PHILIPPINES: Alarm over attacks on human rights defenders in a climateof pervasive impunity
Preliminary findings ofa fact-finding mission on the conditions and vulnerabilities of human rightsdefenders
Geneva-Paris, November 23, 2012. An international fact-finding missionof the Observatory for the Protection of Human Rights Defenders, ajoint programme of the World Organisation Against Torture (OMCT) and theInternational Federation for Human Rights (FIDH), presents its preliminaryconclusions following the investigation it carried out last week in thePhilippines.
“There iscompelling evidence that human rights defenders, in particular those advocating for land andenvironmental rights, are under serious threat, are constantly vilified,intimidated and ‘terrorised’”, noted the delegation at the conclusion ofits mission. “A climate of pervasive and systematic impunity is at the heartof this alarming situation. Urgent protection measures and unequivocal steps toaddress the lack of accountability for attacks on human rights defenders arenow required”, the delegation added.
The mission,which took place from November 11 to 17, 2012, investigated the situation ofhuman rights defenders in the Philippines, with a focuson those advocating for land and environmental rights. Two members of OMCTGeneral Assembly, Ms. Vrinda Grover, a prominent human rights lawyer (India),and Ms. Claudia Samayoa, Coordinator of the Unit for Protection of Human RightsDefenders of Guatemala, led the mission. They met human rights defenders,indigenous peoples, farmers groups, NGOs, lawyers, faith based organisations,as well as senior government officials at the national and municipal level, theCommission on Human Rights, foreign embassies and representatives of atransnational mining company in Manila as well as in Mindanao (Lanao del Norteand South Cotabato).
Themission found that human rights defenders face grave risks includingextrajudicial killings, torture, harassment through implication in falsecriminal cases and threats. Lawyers and journalists involved in human rightswork, too, have faced similar attacks.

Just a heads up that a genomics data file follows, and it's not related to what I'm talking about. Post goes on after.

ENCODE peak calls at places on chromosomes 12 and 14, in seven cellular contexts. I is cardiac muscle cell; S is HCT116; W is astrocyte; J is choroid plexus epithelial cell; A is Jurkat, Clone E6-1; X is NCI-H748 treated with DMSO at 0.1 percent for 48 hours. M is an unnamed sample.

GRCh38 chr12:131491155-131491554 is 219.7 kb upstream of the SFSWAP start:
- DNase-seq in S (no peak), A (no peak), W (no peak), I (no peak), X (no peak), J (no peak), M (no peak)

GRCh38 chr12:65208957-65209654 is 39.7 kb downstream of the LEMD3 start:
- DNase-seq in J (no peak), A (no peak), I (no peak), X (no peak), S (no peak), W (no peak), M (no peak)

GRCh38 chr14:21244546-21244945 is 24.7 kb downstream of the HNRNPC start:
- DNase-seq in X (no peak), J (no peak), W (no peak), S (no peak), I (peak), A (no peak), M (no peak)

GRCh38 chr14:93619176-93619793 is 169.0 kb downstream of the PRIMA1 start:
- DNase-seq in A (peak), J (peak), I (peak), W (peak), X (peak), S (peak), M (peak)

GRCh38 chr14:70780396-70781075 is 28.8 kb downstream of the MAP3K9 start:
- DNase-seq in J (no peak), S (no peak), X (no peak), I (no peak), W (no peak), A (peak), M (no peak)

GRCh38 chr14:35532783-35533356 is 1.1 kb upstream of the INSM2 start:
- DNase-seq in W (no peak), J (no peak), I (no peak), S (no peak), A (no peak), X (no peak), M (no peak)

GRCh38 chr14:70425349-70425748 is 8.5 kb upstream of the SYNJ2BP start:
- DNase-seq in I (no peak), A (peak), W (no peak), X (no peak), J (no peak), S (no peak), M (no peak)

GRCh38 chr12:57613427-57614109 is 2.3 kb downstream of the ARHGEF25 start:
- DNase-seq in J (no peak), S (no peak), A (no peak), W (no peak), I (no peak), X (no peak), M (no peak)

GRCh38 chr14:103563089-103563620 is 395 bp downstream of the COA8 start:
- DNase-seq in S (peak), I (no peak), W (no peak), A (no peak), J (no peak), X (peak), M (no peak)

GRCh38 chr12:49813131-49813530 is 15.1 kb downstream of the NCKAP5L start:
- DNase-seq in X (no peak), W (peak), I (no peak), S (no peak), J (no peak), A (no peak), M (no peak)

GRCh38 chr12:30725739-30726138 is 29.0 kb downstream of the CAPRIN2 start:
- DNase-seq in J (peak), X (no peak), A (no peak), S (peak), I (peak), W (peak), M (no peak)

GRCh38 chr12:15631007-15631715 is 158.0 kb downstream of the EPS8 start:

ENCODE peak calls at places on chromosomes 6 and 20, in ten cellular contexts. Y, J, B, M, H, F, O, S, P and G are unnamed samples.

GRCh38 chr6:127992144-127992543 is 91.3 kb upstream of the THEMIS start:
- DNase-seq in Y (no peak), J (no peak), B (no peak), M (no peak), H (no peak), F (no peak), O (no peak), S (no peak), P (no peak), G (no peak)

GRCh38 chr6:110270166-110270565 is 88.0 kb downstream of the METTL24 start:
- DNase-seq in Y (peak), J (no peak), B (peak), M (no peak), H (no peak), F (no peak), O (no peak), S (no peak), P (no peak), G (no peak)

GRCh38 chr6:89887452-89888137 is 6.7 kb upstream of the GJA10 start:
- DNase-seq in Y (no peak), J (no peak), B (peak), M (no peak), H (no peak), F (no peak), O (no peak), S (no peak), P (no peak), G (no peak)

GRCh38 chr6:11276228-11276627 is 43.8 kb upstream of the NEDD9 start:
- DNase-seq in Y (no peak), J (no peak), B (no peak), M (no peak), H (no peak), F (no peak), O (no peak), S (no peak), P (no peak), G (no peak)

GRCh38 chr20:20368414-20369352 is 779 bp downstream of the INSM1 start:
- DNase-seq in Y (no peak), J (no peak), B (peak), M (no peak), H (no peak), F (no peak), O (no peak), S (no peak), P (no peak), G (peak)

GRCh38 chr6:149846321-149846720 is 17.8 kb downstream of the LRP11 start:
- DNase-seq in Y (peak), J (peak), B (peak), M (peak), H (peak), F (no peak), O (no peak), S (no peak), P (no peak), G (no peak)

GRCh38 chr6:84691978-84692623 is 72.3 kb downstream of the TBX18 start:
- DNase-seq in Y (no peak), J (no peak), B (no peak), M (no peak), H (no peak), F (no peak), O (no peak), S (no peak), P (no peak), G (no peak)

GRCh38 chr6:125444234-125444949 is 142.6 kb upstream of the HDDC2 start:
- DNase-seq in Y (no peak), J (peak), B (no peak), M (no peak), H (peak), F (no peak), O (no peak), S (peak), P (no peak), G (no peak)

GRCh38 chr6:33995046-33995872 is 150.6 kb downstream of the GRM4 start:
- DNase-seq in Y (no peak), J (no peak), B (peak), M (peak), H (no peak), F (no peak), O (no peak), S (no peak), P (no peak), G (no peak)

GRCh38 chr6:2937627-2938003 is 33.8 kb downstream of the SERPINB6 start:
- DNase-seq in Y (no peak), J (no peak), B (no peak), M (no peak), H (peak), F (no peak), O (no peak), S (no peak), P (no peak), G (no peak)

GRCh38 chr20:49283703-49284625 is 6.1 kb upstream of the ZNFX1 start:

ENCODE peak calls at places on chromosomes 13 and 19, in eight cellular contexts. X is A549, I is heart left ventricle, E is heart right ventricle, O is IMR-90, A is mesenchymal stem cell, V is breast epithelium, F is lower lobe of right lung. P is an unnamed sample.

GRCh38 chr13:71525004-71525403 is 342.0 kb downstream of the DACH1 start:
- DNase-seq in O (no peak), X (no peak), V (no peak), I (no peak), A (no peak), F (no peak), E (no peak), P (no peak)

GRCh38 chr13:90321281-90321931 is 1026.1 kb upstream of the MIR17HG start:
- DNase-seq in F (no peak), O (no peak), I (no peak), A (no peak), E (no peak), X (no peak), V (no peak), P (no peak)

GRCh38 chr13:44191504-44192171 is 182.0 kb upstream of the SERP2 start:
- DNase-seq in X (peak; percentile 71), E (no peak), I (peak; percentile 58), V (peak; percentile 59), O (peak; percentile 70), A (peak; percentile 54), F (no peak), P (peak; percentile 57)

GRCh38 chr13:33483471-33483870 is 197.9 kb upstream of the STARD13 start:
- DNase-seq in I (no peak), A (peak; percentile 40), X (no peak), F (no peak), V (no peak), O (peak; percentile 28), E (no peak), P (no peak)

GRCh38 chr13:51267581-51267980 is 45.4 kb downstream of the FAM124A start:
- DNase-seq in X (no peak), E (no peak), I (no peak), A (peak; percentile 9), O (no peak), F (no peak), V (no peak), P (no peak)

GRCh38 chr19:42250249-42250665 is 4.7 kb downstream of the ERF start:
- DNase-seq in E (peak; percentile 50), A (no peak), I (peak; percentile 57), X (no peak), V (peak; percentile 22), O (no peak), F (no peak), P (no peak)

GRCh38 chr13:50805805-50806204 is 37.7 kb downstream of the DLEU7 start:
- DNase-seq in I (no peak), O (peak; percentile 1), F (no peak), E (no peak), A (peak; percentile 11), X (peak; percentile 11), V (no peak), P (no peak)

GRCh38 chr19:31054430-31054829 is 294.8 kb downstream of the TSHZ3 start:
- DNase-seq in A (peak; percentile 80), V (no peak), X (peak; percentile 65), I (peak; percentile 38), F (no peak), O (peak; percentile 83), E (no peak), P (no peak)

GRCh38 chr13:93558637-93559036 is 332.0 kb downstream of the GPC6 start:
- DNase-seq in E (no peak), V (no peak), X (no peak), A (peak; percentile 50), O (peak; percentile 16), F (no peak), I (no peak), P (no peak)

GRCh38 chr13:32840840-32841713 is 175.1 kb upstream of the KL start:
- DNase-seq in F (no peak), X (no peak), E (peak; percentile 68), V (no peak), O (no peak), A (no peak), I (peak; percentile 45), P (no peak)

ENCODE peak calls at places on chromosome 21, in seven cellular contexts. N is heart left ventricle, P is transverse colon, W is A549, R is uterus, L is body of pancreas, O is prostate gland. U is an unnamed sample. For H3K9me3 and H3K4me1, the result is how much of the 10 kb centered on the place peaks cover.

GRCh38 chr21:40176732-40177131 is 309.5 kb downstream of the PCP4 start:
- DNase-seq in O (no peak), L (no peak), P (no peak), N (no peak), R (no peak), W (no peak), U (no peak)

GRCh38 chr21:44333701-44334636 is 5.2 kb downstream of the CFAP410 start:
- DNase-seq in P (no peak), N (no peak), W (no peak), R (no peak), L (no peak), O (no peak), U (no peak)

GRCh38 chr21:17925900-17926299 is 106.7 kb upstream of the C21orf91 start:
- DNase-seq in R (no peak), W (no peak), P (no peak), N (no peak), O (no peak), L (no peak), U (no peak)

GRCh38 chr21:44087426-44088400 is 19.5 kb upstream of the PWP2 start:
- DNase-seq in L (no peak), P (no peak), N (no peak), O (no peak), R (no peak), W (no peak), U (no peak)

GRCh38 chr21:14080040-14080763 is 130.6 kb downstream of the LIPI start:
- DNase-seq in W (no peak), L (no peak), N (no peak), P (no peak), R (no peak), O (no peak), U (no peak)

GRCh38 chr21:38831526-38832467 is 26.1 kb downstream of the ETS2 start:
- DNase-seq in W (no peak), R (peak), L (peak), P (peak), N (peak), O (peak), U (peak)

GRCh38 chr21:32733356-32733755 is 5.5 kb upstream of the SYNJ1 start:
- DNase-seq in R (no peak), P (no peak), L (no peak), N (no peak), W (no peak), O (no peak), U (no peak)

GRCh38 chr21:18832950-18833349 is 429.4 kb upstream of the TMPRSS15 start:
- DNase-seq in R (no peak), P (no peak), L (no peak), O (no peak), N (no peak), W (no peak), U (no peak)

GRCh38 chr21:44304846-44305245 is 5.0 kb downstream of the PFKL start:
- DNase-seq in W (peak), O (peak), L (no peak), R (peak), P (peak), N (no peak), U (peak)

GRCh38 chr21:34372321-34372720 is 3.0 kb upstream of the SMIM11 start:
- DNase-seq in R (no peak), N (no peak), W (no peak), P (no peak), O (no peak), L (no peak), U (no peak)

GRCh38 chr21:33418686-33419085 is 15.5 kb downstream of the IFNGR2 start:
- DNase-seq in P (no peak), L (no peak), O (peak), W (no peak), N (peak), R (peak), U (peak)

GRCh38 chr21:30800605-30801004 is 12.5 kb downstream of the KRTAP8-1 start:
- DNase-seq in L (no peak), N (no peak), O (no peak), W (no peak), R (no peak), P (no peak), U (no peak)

Indigenoushuman rights defenders are particularly at risk in areas where conflict overland and natural resources has been aggravated by activities of national andtransnational companies engaged in acquisition of land for mining and/oragro-industry. The ancestral rights of indigenous people over land and naturalresources are being brazenly violated often through the use of private securityguards, paramilitary and the military. Indigenous human rights defendersresisting peacefully the violations and asserting their lawful and ancestralclaims face extrajudicial killings, vilification and threats. The recentextra-judicial killing of indigenous leader Juvy Capion and her twominor children on October 18, 2012, in Tampakan, by members of the 27thInfantry Battalion of the Philippines Armed Forces, exemplify the dangerous andviolent conditions in the area sought for gold – copper mining by SagittariusMines Inc. (SMI) and transnational company Xstrata.
Themission found a general climate of human rights violations and impunity in thecountry in relation to land rights and land reforms that underlie threats to humanrights defenders. Farmers and, even, Barangay (local government) officialsimplementing the government’s agrarian reform programme of land redistributionfor landless farmers face serious threats to their life and liberty. Some havebeen shot at, others have been criminalized and many intimidated by threat ofviolence or abusive libel charges. For instance, Ms. Venecia "Inday" Natinga Nestor was shot on a publichighway in Lanao del Norte, in broad daylight on June 19, 2012 after facingthreats and harassment for being a strong advocate of the protection of therights of small farmers and actively pushing for land redistribution. Aconsistent advocate of agrarian reform, she was very vocal against landgrabbing and a pressure to government agencies involved in the processing ofland claims.
Humanrights defenders are targeted by State and non-State actors or by both actingin collusion and coordination with each other. The mission observed also theeffects of the continuous militarization in the region in which the militaryhas largely assumed functions of law enforcement. The emergence of multipleillegal and unaccountable private armies, legalized paramilitary groups such asthe CitizenArmed Force Geographical Unit (CAFGU) and the InvestmentDefense Unit, as well as the large scale possession and availability ofdangerous arms and weapons, are contributing to the climate of impunity forhuman rights violations including the attacks on human rights defenders.